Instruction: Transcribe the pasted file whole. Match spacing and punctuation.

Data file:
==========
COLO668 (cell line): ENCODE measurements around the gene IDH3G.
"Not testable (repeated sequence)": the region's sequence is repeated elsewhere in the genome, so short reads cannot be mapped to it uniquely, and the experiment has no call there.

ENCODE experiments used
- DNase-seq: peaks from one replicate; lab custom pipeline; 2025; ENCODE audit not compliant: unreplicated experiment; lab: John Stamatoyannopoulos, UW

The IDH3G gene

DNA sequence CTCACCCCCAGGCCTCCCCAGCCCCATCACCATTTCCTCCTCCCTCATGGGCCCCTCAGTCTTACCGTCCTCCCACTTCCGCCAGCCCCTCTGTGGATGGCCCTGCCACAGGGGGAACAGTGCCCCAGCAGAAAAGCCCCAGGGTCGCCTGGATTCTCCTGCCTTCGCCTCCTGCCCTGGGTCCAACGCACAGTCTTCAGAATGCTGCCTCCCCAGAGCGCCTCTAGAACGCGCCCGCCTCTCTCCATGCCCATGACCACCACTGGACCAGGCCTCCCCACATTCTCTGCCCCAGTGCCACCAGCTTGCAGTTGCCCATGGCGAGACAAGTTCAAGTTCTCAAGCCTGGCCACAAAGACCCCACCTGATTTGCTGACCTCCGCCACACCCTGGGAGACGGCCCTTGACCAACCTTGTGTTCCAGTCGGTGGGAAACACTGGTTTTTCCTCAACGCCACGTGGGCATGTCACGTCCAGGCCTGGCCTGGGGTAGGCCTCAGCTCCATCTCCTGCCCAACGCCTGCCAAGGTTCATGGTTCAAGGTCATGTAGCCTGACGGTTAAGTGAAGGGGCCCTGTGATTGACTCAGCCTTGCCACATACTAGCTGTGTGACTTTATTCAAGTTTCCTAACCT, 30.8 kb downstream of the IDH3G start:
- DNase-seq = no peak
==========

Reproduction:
COLO668 (cell line): ENCODE measurements around the gene IDH3G.
"Not testable (repeated sequence)": the region's sequence is repeated elsewhere in the genome, so short reads cannot be mapped to it uniquely, and the experiment has no call there.

ENCODE experiments used
- DNase-seq: peaks from one replicate; lab custom pipeline; 2025; ENCODE audit not compliant: unreplicated experiment; lab: John Stamatoyannopoulos, UW

The IDH3G gene

DNA sequence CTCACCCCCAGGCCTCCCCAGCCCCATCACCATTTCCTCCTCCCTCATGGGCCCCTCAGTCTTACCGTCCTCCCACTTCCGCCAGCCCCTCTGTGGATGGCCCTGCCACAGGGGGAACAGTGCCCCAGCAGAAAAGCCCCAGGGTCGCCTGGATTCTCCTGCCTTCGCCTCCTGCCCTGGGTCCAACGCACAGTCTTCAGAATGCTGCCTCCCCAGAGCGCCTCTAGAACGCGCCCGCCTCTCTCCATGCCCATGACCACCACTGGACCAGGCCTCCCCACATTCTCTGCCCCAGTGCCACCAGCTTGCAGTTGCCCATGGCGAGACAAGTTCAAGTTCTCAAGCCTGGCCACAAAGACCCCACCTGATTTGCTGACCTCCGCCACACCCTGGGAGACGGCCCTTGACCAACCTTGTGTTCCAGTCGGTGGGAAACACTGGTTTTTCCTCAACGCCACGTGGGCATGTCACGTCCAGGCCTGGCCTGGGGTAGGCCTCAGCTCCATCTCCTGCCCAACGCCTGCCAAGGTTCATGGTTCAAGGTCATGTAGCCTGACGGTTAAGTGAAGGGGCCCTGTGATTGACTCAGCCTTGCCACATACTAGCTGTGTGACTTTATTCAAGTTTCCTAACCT, 30.8 kb downstream of the IDH3G start:
- DNase-seq = no peak